READING TIME: 4 MINUTES
There is a rising swell of discussion around diversity in the advertising and media industry but it seems many of us don’t know what we can do to fix the problem, even though it’s in our best interests to do so.
With sourcing and retaining talent regularly identified as the top challenge for today’s agencies, it makes sense to think more broadly and look to recruit from a wider pool of candidates. According to Media Federation of Australia figures, in 2015, the number of people leaving media agencies for good hit 9.4%, an increase from 4.9% the year prior. While it’s not as dire for creative agencies, many agency leaders find it difficult to attract talent in the first place.
Presently, the only information available about the ethnic makeup of the industry is anecdotal. Each year, the intake of graduates into internship programs is touted as showing a broad range of diversity but we still have a way to go to balance out the top end of adland which skews white, male, middle age and often hailing from the UK.
According to the PwC Outlook Australian Entertainment and Media 2016 – 2020 report, the average advertising and media industry employee is 27, male, Caucasian and most likely lives in Bondi or Newtown. In fact, 37% of the national entertainment and media workforce live in Sydney and of those, 24% call the eastern suburbs or the inner west home. In Melbourne, the overall number of entertainment and media workers is lower. Still, they congregate around St Kilda and Richmond. Again, not terribly diverse even from a geographical standpoint.
You may recall in 2013 a survey conducted by out-of-home media company Adshel that found more than twice as many Sydney agency people had eaten at the restaurant North Bondi Italian as had been to Parramatta.
Shifting the conversation beyond gender
Presently, much of the discussion in the industry around inclusiveness and diversity centres on gender equality. There have been several high-profile incidents in the past 12 months that have done little to shift the conversation. From Saatchi & Saatchi’s Kevin Roberts who resigned earlier this month after suggesting women are happier in non-executive roles, to advertising agency Leo Burnett hiring seven white men, which caught the attention of adland diversity campaigner Cindy Gallop who blasted the company. Clearly there is a need to bridge the gender gap which was apparent following M&C Saatchi’s birthday party at the start of the year which left the industry divided after a woman jumped out of a cake.
Still, women are not the only minority in the industry. There is much room for improvement in terms of ethnicity in agencies as Surungi Emily Hohol found when interviewing for a role at independent advertising agency Banjo earlier this month. The experienced account director was told that due to being brown skinned she wouldn’t be suitable for the role as the agency already had two other Indian people on the account. Hohol is, in fact, Sri Lankan.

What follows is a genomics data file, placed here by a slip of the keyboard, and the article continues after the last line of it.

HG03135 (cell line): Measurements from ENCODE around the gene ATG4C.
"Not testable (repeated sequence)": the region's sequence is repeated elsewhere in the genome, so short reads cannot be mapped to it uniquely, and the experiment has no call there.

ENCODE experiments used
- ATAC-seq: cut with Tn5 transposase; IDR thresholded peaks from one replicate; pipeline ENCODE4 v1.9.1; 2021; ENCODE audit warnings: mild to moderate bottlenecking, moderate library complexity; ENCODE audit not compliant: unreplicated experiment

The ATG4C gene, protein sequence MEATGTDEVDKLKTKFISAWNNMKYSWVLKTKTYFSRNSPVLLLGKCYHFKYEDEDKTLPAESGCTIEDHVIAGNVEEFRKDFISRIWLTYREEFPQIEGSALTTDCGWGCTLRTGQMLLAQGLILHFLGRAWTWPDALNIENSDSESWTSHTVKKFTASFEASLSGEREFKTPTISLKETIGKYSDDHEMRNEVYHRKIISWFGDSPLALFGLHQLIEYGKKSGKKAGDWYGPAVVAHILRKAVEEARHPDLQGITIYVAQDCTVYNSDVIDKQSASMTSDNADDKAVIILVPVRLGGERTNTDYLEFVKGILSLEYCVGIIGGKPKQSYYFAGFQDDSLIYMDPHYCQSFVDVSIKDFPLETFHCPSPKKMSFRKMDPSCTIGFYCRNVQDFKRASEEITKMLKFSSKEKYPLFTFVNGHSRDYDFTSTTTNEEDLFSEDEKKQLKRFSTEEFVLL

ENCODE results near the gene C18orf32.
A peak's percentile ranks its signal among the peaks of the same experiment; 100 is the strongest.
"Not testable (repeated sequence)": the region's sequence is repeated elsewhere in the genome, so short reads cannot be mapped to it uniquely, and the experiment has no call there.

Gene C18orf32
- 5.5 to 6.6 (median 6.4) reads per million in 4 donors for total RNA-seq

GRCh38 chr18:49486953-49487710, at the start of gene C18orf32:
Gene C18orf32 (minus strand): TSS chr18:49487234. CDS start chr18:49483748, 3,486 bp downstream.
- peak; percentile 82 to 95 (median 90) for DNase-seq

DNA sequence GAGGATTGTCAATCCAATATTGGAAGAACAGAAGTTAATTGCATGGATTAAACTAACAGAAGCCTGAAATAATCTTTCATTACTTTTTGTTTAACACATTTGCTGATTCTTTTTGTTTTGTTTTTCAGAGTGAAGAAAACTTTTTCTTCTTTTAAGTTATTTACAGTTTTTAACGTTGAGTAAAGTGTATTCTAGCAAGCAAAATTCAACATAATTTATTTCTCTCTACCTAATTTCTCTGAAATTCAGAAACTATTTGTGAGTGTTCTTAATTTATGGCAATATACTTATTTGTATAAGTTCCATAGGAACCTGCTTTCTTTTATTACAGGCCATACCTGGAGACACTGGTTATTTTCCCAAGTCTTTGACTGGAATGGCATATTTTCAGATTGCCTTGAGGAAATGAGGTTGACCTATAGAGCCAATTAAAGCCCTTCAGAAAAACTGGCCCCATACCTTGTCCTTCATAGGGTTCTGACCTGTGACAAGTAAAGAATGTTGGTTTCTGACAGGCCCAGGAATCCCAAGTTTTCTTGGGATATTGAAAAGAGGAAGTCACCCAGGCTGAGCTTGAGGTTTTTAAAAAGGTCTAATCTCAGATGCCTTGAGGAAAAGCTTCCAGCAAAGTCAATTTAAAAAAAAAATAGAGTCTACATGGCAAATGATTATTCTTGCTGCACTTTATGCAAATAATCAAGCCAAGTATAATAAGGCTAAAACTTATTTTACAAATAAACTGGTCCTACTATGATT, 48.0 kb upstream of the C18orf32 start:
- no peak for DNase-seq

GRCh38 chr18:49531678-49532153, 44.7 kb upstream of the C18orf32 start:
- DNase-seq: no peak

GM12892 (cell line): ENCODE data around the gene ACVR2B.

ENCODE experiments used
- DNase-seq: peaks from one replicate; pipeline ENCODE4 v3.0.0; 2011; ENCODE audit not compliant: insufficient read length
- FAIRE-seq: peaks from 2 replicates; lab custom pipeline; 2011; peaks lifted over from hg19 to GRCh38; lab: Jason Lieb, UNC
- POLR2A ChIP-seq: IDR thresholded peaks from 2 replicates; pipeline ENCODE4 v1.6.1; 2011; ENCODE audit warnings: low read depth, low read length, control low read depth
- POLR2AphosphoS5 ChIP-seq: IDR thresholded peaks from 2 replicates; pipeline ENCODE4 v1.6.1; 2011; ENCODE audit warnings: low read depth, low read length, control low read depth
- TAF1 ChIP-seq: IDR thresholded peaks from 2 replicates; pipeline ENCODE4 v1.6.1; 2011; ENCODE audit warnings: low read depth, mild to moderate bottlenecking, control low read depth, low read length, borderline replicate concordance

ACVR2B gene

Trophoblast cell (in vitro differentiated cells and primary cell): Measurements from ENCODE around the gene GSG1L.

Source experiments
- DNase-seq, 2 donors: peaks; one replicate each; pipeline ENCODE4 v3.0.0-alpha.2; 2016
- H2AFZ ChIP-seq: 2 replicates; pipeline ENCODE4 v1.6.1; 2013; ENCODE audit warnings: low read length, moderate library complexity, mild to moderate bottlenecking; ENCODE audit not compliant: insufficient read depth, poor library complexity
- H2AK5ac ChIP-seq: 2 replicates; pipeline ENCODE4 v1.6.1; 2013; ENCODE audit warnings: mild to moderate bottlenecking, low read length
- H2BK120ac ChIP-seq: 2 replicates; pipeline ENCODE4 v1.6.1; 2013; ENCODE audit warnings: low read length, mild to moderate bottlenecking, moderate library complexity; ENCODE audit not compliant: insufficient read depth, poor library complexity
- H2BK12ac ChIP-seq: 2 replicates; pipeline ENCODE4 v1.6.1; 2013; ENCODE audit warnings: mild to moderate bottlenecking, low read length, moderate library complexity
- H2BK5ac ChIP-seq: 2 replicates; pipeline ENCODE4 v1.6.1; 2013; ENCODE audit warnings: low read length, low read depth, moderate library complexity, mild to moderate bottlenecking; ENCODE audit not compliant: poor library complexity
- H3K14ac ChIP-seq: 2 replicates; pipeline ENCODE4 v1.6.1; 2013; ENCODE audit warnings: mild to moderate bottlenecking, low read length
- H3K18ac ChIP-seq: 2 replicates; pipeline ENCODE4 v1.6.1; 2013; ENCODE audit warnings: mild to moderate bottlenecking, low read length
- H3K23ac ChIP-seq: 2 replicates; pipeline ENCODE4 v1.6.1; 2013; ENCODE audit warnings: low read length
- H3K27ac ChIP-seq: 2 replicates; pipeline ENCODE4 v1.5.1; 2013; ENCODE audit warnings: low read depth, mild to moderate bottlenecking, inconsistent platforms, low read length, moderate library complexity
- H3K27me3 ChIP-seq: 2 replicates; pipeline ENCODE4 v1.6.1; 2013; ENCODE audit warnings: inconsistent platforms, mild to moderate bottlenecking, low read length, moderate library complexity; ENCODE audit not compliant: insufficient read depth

Looking beyond the industry
Of course, all of this is inward facing. None of these incidents and any changes being made after they came to light address the issue of agencies being responsible for what is reflected to the public through the advertising they produce. With women now believed to be driving up to 80% of all purchasing decisions and 2011 marking a shift in the ethnic makeup of Australia with China usurping Britain as our largest source of permanent migrants and Mandarin displacing Italian as the most spoken language other than English on our shores, an all white British male industry is only going to set the industry back.
As this year’s PwC Outlook report detailed, diversity can be a huge economic driver for businesses. So even if you start small, now is the ideal time to do something positive about diversity at your agency and there are a number of ways to do this. Ogilvy’s Kieran Moore recently shared the agency’s experience of working with the Diversity Council of Australia. The Council delivered a program for the agency on unconscious bias which forms part of Ogilvy’s Diversity and Inclusion program. Michael Combs, founder and CEO of CareerTrackers, runs a program placing Indigenous Australians into organisations across the country. The program is modeled on a similar approach which began in the US and placed Native and African American interns. Combs himself had the benefit of this experience.
There’s no greater time to do something about the diversity of your organisation, particularly following the PwC report which suggests doing so could have untold positive effects on your bottom line.
Michael Combs will be speaking at the upcoming Agency Leaders Symposium. Delegates will also have the opportunity to discuss diversity with a roundtable scheduled to tackle the subject.
Brooke is the former editor of Encore and B&T Magazines. She is a writer, producer and marketing communications consultant.